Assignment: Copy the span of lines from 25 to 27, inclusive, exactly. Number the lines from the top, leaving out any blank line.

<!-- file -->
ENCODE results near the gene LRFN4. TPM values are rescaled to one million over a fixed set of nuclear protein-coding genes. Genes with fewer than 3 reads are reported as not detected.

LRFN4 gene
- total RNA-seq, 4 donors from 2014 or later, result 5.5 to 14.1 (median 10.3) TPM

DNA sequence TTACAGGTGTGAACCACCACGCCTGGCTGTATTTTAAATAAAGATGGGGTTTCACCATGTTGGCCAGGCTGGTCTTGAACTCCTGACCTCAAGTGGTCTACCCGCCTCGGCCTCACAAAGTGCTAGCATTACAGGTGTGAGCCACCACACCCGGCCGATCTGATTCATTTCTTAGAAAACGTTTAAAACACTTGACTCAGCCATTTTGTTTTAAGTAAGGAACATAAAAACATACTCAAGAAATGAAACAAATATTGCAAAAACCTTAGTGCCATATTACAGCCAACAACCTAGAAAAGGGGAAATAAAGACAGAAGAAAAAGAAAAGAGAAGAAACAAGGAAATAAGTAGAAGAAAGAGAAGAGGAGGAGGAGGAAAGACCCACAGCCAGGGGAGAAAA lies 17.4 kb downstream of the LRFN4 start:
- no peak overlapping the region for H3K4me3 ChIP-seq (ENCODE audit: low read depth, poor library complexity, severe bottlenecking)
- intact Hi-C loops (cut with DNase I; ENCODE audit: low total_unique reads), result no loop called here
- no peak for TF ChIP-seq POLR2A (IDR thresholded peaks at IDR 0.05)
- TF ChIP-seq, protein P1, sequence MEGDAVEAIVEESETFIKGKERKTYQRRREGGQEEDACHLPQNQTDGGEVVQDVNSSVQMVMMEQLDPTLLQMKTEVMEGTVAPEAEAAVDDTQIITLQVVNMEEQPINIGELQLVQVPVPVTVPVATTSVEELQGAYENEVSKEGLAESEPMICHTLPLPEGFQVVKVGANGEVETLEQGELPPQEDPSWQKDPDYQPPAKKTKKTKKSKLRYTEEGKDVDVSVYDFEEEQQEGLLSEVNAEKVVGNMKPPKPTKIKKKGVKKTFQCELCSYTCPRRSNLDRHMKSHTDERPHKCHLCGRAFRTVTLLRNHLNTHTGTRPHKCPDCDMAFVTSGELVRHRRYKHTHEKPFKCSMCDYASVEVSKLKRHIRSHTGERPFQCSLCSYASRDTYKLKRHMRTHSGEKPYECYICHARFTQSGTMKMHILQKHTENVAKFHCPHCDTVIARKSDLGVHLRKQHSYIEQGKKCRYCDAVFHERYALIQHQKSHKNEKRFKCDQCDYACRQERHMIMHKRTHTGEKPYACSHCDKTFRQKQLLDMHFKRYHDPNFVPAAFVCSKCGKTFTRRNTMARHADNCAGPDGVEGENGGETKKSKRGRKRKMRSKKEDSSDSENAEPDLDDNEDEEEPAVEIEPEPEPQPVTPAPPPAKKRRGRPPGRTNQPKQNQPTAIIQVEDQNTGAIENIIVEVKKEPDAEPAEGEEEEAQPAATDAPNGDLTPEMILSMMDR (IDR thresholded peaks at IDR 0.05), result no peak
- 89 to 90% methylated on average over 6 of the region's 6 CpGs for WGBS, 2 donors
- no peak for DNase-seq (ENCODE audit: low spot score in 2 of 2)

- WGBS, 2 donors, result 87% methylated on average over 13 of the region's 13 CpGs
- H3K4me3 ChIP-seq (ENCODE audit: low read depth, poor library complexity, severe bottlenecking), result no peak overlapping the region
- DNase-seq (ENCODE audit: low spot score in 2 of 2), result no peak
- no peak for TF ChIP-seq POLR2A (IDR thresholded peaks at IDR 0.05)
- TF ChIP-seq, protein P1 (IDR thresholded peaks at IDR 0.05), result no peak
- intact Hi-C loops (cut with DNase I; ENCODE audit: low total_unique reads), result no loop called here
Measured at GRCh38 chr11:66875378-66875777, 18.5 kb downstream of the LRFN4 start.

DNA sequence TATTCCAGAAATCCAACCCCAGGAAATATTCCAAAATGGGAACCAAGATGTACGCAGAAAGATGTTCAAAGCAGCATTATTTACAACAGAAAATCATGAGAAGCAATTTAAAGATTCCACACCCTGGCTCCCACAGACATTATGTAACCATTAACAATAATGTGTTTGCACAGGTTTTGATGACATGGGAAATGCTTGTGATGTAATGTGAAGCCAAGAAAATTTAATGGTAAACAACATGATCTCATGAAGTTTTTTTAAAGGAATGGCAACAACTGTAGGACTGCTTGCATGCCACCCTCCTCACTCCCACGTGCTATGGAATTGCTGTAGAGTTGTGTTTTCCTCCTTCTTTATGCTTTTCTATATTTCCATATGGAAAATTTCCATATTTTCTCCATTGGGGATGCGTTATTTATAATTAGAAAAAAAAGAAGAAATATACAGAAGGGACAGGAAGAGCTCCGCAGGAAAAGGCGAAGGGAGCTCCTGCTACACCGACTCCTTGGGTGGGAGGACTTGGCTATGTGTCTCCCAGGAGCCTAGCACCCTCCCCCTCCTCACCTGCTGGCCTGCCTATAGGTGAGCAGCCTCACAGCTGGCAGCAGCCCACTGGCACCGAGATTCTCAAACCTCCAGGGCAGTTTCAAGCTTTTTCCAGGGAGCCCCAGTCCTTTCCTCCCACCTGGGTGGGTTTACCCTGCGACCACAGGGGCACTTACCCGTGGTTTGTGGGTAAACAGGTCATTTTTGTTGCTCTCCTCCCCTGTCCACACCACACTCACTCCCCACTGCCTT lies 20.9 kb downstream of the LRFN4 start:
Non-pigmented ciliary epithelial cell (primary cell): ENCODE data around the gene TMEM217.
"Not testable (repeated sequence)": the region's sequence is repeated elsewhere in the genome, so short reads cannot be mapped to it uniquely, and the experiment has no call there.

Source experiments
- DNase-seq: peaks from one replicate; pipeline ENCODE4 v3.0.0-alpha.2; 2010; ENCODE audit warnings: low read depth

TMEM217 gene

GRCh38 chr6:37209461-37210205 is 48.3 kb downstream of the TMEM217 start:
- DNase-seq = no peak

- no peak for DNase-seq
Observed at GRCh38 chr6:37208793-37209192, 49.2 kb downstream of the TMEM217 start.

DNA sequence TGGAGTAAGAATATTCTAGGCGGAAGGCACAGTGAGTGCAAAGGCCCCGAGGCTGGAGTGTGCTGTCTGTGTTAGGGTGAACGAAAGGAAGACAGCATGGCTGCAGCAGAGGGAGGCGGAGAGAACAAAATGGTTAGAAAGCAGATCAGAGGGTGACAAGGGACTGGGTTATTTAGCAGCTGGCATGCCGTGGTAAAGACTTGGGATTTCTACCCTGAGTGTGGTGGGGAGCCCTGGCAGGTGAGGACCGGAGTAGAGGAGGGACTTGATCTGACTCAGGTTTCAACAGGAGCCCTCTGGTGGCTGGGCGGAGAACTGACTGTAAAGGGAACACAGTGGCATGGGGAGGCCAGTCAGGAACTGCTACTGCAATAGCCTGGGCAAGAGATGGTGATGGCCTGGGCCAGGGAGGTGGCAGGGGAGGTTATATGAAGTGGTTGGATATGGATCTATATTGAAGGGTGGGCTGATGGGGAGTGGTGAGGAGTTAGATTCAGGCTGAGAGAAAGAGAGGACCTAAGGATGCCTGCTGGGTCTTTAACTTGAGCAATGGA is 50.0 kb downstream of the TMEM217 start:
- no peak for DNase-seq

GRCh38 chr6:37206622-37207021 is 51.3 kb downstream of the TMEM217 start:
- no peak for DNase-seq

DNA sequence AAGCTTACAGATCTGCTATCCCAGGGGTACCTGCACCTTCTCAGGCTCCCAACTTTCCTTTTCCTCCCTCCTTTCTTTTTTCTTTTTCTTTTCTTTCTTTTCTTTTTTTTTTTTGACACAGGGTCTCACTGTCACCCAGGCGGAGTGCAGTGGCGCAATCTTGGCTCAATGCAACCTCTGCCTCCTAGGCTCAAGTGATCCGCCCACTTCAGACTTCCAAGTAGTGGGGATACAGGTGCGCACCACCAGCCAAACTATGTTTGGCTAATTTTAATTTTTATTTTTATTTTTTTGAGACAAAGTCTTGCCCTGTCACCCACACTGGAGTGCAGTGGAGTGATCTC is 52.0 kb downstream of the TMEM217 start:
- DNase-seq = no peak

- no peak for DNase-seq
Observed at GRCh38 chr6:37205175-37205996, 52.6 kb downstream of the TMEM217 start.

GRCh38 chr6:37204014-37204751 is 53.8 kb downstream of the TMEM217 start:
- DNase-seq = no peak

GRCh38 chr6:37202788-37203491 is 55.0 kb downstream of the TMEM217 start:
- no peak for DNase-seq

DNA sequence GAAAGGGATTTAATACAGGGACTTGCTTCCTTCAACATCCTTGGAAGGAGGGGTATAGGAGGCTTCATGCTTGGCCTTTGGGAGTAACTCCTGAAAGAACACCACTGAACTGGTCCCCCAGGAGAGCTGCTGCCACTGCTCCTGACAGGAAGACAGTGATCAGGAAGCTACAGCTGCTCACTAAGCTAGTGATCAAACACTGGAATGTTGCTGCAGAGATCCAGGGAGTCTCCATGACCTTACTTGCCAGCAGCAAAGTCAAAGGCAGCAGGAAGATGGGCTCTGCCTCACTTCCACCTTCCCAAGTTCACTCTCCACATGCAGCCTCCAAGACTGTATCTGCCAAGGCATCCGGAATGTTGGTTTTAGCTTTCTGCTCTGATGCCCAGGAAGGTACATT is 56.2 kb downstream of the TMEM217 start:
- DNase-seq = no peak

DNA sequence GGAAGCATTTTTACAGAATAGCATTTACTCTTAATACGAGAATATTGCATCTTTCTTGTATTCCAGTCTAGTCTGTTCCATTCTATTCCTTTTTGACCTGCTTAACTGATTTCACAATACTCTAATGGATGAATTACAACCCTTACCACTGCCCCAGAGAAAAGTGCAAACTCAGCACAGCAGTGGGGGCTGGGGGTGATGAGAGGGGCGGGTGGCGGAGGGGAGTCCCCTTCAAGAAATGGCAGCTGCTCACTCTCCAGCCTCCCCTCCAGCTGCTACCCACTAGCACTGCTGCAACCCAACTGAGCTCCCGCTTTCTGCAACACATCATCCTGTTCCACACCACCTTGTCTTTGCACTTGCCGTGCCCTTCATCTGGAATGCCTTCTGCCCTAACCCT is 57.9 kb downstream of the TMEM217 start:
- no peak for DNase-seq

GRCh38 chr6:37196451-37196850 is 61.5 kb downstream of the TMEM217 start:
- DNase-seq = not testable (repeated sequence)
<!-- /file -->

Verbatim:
- DNase-seq = no peak

- no peak for DNase-seq
Observed at GRCh38 chr6:37208793-37209192, 49.2 kb downstream of the TMEM217 start.